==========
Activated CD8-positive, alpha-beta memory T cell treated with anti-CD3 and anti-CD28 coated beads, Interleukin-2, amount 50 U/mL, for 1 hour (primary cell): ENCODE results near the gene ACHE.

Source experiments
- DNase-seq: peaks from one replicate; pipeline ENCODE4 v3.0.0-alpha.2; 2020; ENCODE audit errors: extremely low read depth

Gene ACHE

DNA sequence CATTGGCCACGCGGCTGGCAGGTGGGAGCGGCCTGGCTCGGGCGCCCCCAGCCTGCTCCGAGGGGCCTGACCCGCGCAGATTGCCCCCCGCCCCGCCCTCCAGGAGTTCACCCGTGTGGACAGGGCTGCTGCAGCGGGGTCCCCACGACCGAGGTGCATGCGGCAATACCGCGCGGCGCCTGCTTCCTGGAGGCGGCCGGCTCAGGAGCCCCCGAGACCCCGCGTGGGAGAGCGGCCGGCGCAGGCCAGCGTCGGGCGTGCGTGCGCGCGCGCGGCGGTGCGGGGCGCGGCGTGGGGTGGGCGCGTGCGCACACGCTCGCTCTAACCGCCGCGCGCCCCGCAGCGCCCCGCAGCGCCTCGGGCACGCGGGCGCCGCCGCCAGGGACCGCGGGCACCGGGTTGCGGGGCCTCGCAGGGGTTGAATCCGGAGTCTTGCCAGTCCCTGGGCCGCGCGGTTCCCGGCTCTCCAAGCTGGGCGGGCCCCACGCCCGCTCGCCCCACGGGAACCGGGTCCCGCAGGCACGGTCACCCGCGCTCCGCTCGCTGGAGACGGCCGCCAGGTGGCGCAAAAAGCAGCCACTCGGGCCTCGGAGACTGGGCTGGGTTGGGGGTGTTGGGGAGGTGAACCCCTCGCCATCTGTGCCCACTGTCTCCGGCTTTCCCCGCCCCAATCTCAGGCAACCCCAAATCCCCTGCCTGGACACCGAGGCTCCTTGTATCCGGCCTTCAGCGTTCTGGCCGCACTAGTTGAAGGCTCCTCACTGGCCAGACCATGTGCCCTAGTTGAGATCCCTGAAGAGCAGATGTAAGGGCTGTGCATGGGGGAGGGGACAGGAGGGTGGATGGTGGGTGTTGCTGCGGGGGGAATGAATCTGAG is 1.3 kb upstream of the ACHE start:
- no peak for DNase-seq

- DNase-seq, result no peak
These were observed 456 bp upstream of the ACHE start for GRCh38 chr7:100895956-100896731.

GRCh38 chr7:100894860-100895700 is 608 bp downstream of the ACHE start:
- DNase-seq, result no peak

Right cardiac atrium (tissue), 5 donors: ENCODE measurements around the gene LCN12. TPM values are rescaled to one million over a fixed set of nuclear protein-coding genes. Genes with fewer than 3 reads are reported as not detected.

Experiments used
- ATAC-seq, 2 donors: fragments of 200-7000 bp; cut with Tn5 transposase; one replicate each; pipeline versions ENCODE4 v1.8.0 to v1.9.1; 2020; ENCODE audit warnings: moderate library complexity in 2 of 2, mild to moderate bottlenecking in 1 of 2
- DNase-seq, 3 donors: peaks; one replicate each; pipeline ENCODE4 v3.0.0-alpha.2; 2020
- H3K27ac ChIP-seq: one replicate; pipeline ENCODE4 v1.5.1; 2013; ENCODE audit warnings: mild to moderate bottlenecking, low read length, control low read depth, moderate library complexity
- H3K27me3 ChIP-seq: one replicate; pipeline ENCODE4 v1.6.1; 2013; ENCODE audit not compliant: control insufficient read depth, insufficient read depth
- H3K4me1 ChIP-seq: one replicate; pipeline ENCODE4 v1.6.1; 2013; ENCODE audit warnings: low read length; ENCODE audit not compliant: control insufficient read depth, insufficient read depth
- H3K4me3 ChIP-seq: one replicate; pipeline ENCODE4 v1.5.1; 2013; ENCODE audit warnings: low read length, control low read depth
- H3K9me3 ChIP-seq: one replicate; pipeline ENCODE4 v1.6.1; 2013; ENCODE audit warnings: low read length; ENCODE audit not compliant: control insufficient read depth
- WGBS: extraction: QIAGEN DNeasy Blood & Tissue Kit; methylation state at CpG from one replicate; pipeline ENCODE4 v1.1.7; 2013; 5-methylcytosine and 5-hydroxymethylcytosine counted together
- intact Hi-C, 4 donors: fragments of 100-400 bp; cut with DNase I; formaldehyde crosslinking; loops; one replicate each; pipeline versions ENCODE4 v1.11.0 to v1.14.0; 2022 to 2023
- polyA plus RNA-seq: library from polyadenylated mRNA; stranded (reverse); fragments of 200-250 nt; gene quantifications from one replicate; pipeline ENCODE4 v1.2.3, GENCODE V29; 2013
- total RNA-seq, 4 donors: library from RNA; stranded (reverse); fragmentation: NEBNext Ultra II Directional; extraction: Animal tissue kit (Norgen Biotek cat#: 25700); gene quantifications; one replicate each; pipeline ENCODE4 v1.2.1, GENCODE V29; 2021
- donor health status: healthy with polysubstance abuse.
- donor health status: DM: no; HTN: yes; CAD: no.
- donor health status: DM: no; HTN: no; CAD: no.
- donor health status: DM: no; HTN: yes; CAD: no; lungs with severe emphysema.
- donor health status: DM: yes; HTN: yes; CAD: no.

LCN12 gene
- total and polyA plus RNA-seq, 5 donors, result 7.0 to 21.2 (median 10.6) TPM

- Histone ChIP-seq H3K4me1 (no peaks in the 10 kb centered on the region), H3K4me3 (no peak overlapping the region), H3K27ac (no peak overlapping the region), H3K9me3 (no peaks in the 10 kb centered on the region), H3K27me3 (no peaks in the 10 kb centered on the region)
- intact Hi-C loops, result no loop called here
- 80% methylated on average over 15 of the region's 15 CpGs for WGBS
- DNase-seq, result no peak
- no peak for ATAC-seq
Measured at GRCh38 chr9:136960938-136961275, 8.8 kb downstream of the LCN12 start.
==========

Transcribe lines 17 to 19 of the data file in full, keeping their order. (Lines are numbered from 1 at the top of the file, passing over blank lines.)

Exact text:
- H3K4me1 ChIP-seq: one replicate; pipeline ENCODE4 v1.6.1; 2013; ENCODE audit warnings: low read length; ENCODE audit not compliant: control insufficient read depth, insufficient read depth
- H3K4me3 ChIP-seq: one replicate; pipeline ENCODE4 v1.5.1; 2013; ENCODE audit warnings: low read length, control low read depth
- H3K9me3 ChIP-seq: one replicate; pipeline ENCODE4 v1.6.1; 2013; ENCODE audit warnings: low read length; ENCODE audit not compliant: control insufficient read depth